If you want to create a video for your brand, it should begin with a well-crafted brief. A well-written video brief solves multiple issues while its guidelines can successfully navigate its course to fruition.
93% of marketers say they’ve landed a new customer with a video on social media.
Video marketing trends benefits are endless, and creating a video just for the sake of adding more content to your brand name is meaningless.
These videos could be:
- Landing page introducing the company
- Promo showcasing the benefits of the offering
- A how-to video
- A testimonial video
- A location videos
- An event video
Table of Contents
- What is a Video Brief?
- Make an Overview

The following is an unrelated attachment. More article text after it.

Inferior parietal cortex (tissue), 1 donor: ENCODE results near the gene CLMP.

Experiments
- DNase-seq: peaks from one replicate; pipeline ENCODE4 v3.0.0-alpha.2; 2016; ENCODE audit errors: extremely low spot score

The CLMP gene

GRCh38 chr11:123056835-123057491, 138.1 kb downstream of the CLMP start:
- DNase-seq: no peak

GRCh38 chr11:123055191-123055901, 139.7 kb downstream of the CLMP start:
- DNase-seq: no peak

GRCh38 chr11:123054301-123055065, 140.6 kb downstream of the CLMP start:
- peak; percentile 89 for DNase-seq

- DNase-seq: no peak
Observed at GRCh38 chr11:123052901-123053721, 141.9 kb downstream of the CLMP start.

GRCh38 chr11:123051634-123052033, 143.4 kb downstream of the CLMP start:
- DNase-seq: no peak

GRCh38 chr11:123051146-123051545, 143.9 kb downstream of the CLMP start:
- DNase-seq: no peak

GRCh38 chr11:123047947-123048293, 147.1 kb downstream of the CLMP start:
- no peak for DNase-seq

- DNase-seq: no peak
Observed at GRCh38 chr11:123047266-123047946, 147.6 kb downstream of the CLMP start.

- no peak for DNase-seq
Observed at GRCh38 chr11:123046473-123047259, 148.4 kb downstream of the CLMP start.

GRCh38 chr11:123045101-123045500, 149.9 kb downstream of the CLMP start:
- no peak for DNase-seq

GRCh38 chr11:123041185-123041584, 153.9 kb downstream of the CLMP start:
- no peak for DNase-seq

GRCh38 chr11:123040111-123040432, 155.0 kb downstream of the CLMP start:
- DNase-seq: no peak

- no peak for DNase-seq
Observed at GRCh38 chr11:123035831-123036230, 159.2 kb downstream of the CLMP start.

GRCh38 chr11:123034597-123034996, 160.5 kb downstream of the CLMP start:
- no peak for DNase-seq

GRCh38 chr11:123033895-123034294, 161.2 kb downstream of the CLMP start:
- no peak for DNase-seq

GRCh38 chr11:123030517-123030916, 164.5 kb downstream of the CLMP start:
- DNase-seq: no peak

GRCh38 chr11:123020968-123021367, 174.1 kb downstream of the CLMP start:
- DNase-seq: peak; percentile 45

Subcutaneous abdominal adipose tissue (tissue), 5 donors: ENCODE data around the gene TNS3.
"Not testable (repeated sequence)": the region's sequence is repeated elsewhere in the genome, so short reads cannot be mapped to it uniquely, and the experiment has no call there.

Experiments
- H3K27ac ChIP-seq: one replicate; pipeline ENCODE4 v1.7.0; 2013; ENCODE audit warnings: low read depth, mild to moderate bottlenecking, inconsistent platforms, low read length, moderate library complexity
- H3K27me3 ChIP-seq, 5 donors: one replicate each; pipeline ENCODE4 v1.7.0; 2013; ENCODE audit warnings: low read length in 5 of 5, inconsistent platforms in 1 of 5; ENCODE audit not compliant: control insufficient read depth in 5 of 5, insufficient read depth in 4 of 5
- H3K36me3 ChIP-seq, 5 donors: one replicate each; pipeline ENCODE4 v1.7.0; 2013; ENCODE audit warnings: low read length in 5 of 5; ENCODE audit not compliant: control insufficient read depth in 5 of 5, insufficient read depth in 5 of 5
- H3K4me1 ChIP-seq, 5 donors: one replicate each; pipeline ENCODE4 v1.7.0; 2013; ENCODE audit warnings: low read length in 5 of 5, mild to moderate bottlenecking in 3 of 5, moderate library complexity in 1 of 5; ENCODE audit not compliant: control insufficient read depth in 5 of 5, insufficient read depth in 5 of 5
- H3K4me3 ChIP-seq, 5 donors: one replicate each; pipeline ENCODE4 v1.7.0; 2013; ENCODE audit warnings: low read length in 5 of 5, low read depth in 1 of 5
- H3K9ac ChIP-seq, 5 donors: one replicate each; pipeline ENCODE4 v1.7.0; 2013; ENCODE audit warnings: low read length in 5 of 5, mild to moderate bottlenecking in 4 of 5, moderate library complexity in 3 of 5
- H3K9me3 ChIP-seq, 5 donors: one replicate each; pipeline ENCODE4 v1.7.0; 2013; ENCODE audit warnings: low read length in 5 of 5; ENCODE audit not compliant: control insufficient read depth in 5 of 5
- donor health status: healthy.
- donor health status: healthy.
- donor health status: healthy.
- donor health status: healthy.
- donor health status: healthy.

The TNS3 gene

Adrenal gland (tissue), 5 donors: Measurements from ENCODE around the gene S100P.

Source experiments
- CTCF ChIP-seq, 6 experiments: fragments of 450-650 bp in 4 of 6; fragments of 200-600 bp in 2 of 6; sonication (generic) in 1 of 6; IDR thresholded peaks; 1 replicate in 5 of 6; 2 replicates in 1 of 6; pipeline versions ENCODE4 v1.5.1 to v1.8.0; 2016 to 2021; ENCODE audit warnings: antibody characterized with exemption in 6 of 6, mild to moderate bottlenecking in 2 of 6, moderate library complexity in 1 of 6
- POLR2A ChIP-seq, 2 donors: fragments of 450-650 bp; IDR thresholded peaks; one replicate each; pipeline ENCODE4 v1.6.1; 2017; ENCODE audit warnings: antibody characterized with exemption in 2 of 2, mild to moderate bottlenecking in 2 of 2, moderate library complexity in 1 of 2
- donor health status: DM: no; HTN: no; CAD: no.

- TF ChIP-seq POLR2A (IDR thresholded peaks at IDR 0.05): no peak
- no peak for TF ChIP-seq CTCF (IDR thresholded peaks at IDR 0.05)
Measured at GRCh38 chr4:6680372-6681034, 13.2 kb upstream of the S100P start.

- Determine a Video Objective
- Define a Target Audience
- Establish Video Content Type
- Video Distribution
- Evaluate the Competition
- Come Up With Core Messaging
- Define Visuals
- Relevant Platform
- Assess Other Creative Brief Examples
- Consider Deadlines and Budget
- Ensure Keeping it Precise
- Video Brief – Key Takeaways
What is a Video Brief?
A video brief is a written document that brands use to communicate the project’s requirements with the concerned team.
A creative brief for video gives the clients an idea about the project before the video marketing strategy initiation. A template may help every time a video is to be created. A template helps fill in detailed specifics before taking the first steps. It helps start from the point of clarity and saves time on iterations.
A video creative brief combines important briefs into a centralized repository to ensure that the video development team doesn’t miss anything. A video brief is essential while working with an internal team or an agency. This ensures that everyone is on the same page, giving processes a direction to move forward.